Jefferson Township’s trustees are moving forward with a joint-economic-development-district contract with the city of Whitehall, despite Gahanna mayor-elect Laurie Jadwin urging them to postpone the decision.

Trustees voted unanimously Dec. 23 on the issue.

Mike Anderson, the township’s development director, said the proposed JEDD area includes one parcel comprising 12.4 acres on Reynoldsburg-New Albany Road, near the intersection with North Street.

A JEDD is a specified development area that collects revenue from mixed-use residential and commercial development as a way to self-fund the additional resources that it requires to be economically viable, according to Anderson. A JEDD contract between a township and municipality allows for an income tax to be imposed on parcels within the district to fund needed economic-development-related activities. Only the parcel or parcels within the JEDD are subject to the tax.

In the case of the Jefferson Township-Whitehall JEDD, Anderson said, only one parcel, which contains the Grays Point at Blacklick Station mixed-use development, would be subject to the tax. The property owner of the single parcel within the JEDD has petitioned to be included in the JEDD; no other parcels will be included.

“The reason I’m speaking here today is to ask for the opportunity to set a new path for Gahanna and for Jefferson Township,” Jadwin said. “Over the last 10 months I spent a lot of time walking the streets of Gahanna talking to our residents. One thing I consistently heard from them is that they want our leadership to have a better working relationship with Jefferson Township, with the three of you, with your residents, with your leadership here.

“They recognize we’re next door neighbors. Your success affects our success. Our success affects your success. I think the JEDD is a great idea,” she said.

Jadwin said she thinks the township is working with the wrong municipality.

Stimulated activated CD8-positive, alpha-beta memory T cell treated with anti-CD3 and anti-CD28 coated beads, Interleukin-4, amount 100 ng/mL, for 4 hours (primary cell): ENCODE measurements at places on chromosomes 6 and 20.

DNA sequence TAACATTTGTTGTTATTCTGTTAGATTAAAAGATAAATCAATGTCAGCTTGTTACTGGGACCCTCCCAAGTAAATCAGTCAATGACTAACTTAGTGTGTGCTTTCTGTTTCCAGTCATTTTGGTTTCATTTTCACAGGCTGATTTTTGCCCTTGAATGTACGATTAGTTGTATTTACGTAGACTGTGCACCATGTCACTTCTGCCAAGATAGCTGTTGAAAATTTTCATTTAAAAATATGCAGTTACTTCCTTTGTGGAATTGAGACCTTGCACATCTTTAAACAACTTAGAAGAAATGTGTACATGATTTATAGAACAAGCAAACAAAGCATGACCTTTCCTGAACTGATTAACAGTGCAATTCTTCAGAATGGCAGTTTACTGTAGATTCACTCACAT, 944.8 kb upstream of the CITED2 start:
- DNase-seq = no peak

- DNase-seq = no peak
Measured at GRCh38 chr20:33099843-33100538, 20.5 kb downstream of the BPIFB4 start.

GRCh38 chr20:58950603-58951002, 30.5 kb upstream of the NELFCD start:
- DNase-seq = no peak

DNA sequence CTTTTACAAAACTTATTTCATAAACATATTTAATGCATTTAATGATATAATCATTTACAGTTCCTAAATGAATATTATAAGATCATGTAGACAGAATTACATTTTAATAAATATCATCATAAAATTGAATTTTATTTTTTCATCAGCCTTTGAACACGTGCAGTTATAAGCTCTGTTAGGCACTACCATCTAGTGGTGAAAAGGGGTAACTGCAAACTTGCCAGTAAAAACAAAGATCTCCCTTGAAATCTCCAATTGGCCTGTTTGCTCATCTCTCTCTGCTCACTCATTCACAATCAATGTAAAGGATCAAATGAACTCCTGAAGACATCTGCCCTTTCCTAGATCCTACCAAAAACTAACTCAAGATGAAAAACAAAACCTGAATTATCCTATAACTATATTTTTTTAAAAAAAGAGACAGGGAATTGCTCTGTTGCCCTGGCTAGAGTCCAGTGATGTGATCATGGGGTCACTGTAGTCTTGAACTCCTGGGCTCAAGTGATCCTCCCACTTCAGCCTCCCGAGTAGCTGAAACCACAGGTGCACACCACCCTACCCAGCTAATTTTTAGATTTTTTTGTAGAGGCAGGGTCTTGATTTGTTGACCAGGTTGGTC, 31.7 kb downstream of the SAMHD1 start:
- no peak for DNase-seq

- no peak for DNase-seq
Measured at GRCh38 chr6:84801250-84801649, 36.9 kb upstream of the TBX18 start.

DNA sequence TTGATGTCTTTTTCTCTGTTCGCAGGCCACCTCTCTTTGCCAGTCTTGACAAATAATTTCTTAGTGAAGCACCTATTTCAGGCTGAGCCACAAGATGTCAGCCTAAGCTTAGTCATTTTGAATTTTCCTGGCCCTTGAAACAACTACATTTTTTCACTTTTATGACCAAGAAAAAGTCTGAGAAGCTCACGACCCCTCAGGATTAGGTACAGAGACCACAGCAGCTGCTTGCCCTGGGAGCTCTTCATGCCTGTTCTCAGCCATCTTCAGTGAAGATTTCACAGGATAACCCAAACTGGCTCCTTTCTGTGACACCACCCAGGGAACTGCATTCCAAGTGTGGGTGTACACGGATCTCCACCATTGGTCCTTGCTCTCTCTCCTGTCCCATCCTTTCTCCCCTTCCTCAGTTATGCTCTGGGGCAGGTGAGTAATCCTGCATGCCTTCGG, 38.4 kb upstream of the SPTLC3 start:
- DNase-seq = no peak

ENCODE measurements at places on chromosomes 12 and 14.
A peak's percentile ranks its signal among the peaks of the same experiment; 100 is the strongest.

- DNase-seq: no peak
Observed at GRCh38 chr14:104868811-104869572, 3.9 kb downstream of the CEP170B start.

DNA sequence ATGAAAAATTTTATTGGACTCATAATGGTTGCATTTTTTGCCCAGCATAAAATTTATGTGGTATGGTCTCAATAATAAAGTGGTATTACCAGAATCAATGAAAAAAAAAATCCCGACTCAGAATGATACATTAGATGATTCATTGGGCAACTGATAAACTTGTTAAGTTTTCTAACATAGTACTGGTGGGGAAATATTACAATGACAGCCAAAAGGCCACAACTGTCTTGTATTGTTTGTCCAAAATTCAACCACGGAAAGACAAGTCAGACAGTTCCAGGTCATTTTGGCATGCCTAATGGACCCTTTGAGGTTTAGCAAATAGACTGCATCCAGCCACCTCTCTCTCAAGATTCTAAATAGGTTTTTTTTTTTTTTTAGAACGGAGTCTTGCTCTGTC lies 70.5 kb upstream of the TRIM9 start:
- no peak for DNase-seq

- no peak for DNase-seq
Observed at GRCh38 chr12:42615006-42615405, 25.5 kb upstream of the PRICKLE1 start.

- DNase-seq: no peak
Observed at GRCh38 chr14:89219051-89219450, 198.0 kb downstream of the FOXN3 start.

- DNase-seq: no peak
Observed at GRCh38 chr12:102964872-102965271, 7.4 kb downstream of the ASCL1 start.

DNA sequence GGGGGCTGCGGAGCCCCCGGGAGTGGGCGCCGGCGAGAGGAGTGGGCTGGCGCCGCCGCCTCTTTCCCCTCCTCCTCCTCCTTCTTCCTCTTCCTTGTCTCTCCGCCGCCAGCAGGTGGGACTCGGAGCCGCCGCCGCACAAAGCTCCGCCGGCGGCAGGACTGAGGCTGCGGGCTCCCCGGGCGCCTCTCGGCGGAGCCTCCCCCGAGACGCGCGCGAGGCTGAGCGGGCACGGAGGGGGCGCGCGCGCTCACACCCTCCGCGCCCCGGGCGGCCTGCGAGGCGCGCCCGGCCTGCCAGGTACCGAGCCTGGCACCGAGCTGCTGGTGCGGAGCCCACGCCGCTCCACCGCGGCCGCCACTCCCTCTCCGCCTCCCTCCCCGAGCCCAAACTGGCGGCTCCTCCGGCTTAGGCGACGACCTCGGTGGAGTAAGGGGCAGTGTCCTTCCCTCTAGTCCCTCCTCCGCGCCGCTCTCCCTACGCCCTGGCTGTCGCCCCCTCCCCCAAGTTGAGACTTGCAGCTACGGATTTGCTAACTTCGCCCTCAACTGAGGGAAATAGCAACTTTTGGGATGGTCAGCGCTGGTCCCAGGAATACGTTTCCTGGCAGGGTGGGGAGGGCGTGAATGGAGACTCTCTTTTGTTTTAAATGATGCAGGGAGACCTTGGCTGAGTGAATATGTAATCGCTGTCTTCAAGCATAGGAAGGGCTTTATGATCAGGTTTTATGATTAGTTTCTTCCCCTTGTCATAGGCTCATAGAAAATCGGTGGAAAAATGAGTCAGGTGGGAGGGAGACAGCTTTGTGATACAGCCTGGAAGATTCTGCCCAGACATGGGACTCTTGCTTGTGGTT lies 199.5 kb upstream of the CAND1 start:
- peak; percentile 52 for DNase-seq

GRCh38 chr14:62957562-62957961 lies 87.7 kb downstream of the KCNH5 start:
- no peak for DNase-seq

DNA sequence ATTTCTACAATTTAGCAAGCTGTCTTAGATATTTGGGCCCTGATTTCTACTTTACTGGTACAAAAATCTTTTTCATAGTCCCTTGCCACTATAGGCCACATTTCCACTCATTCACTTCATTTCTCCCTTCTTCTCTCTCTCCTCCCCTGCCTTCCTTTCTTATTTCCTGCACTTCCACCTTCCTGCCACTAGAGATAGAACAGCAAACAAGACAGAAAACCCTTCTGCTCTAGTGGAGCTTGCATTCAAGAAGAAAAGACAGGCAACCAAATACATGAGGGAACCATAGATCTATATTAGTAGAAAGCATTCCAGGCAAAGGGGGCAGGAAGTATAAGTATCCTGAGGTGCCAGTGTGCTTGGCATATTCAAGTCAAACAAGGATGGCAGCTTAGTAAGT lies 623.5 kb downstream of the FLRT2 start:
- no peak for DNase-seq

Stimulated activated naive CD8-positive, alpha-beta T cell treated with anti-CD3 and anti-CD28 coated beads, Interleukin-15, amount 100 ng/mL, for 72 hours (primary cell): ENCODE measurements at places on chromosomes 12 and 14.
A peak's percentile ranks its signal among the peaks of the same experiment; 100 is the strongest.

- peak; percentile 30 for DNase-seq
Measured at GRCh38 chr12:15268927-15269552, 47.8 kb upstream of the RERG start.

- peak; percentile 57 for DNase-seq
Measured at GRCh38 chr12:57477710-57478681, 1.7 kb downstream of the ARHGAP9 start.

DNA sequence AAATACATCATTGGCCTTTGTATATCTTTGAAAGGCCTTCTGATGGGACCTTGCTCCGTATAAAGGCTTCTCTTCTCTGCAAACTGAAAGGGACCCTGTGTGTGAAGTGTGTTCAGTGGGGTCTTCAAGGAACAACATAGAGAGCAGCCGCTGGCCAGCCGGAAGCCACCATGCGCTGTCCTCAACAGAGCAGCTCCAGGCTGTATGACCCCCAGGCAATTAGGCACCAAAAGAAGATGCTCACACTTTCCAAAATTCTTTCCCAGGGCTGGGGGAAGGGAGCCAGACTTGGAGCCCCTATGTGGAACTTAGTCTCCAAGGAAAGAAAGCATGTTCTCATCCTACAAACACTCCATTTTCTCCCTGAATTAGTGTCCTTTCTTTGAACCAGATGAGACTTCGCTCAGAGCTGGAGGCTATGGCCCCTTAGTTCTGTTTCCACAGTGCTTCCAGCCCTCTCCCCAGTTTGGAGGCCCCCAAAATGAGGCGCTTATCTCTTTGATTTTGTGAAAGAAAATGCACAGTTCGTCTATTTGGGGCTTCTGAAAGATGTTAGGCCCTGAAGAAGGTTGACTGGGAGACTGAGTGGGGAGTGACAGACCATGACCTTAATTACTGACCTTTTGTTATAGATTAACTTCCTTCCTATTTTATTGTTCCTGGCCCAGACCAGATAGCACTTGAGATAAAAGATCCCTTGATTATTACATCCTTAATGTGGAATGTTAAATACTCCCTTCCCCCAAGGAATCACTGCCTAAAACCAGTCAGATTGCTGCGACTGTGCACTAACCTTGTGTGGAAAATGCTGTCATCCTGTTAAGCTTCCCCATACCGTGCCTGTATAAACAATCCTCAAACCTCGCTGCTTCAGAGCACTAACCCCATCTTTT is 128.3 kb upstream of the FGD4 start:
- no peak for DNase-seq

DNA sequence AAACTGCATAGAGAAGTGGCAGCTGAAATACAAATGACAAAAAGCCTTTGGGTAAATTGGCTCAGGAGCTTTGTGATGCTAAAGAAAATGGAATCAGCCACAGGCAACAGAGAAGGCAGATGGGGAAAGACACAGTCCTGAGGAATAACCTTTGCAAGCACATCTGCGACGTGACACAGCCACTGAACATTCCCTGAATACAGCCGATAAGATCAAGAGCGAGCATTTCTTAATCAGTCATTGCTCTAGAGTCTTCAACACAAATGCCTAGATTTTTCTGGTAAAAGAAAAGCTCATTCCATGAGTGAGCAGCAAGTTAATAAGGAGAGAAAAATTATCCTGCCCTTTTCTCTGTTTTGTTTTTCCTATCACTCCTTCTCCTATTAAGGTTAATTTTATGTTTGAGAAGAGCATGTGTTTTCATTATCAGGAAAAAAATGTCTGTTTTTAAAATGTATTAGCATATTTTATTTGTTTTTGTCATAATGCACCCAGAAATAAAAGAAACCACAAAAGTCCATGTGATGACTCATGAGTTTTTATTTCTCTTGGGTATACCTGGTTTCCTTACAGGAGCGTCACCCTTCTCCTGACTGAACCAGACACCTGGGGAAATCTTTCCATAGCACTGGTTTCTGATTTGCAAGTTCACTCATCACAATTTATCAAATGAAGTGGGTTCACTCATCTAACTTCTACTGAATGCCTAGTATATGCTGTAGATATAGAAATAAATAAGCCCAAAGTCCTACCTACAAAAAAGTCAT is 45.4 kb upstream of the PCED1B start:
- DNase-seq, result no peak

“We share a school district, we share roads,” she said. “All roads in and out of Jefferson Township lead through Gahanna. For all intensive purposes, our businesses, our restaurants, our shops, our events serve Jefferson Township trustees.”

Jadwin said when next-door neighbors don’t get along, it affects everyone around them.

“In this case, that’s our residents and that’s your residents,” she said.

Jadwin asked the trustees to delay the JEDD vote to work with Gahanna.

“Help me; let’s work together to set a new path for the city of Gahanna and Jefferson Township,” she said. “We are the key to what the future of this area is going to look like, and it behooves all of us to work together.”

Trustee chairman Mike Rowan said, speaking on behalf of the board, members are looking forward to working together in any way they can to benefit both communities and to bridge problems from the past.

“Hopefully it’s the first of much development that’s going to occur in the Blacklick village area,” he said. “We’ll have the opportunity to work with other municipalities. It’s not like once we make this first agreement, then we’re stuck in any way with only one partner. We’ll have the ability to make arrangements and agreements with other municipalities. And, so, I’m very hopeful in the future we’ll have the opportunity to work together on this type of project and many other things as well.”

Rowan said when the discussion about the JEDD started, Gahanna was still at a 1.5% income-tax rate.

“I don’t want to pull the rug out from a partner we’ve been working with for some time,” he said.

Courter said he was asked on the street, “why not Gahanna?”

He said when the project presented itself, Gahanna and one of the township’s developers were at a crossroads about a path at Hannah Park.

“That gave me an eye to look someplace else,” he said.

Courter said he hopes the township and Gahanna can foster a better relationship in 2020.

Yoder said she has tried to be a bridge builder between the city and township.

“I would be remiss if I didn’t mention that we do have closer neighbors who we could have worked with (other than Whitehall),” she said. “At the time, we were looking at your city tax levy that was up last spring and comparing that to Whitehall with Gahanna. Whitehall, of course, is 2.5(%). You, at that time, were 1.5. Times are changing and we have an opportunity to look at new ways to develop the township with new partners and new avenues to explore. I’m certainly a person of vision who likes to do the right thing.”

Whitehall economic-development manager Jenna Goehring said Whitehall City Council is scheduled to vote Tuesday, Jan. 7, on the JEDD, after the township completes its approval process.

Jefferson Township’s legal counsel Julie Donnan of Brosius, Johnson and Griggs LLC, said the next step would involve the township and Whitehall making appointments to a JEDD board that would govern the district.